Alligators living in the sewers a some of America's largest cities? This is an urban legend that has circulated for many years.
Every once and a while, someone reports an alligator in a sewer. Some of the most famous sewer gator stories come from the 1930s.
Probably the best known of these incidents occurred on February 10, 1935. A group of teenage boys was shoveling snow into a New York City sewer when they saw something moving in the water ten feet below them.
The boys soon realized that they were looking at a live alligator! They decided to get it out of the sewer, so they lowered a rope and lassoed the animal. The boys managed to pull the gator out of the sewer, which snapped at them once it was on the pavement. The boys beat the animal to death with their shovels.
They took the gator to a repair shop nearby, where it was measured and weighed. The animal was 7 1/2 feet long, and weighed 125 pounds. Soon the police were notified of the discovery, and came and incinerated the body.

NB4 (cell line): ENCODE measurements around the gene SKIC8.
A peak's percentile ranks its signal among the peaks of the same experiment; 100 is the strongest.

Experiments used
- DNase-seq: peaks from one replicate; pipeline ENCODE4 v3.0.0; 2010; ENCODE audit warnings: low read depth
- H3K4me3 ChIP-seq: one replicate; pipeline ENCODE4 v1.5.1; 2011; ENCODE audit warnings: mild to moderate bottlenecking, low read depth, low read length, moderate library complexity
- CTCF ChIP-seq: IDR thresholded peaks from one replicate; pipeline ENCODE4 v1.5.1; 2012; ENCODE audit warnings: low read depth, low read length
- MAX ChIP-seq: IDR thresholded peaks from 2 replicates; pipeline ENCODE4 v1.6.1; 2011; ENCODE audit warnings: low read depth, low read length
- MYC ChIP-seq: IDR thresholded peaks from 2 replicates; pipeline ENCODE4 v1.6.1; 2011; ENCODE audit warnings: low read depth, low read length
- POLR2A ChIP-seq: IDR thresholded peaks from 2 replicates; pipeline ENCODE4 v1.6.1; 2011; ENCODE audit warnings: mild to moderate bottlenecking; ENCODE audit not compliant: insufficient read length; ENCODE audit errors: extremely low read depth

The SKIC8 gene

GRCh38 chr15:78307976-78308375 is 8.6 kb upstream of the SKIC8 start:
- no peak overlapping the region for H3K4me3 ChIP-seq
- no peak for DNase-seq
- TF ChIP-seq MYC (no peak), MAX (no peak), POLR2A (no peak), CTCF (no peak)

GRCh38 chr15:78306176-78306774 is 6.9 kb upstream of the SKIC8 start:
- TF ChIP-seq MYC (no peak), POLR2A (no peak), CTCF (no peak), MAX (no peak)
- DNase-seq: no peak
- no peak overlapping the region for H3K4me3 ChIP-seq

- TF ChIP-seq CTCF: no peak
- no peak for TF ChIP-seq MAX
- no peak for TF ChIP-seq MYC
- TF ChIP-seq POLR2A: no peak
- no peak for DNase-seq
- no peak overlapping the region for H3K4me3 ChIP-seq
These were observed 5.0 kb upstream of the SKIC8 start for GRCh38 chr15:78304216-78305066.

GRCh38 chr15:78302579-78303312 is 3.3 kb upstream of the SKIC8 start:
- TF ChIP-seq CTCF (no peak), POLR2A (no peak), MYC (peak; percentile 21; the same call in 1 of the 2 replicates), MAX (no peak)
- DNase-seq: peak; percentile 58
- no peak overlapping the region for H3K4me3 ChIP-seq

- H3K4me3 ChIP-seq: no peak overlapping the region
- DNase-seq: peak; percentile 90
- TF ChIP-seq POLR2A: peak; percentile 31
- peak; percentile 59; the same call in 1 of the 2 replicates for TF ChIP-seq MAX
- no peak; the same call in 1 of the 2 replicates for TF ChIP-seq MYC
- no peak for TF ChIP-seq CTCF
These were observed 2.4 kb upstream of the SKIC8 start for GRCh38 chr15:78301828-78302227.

Teddy May, NYC's superintendent of sewers at the time, began getting complaints of sewer gators around the same time that the boys pulled theirs onto the city streets. He supposedly went down into the sewers and saw all the gators that lived down there. Some say he had them all killed, but some think he didn't.
Sewer gators are most likely escaped or released pets. If you are ever in the sewers under one of America's biggest cities, watch out for them!
You can find out more about sewer gators and other out-of-place animals in my book Cryptid U.S.: Tales of Bigfoot, Lake Monsters, and More From Across America.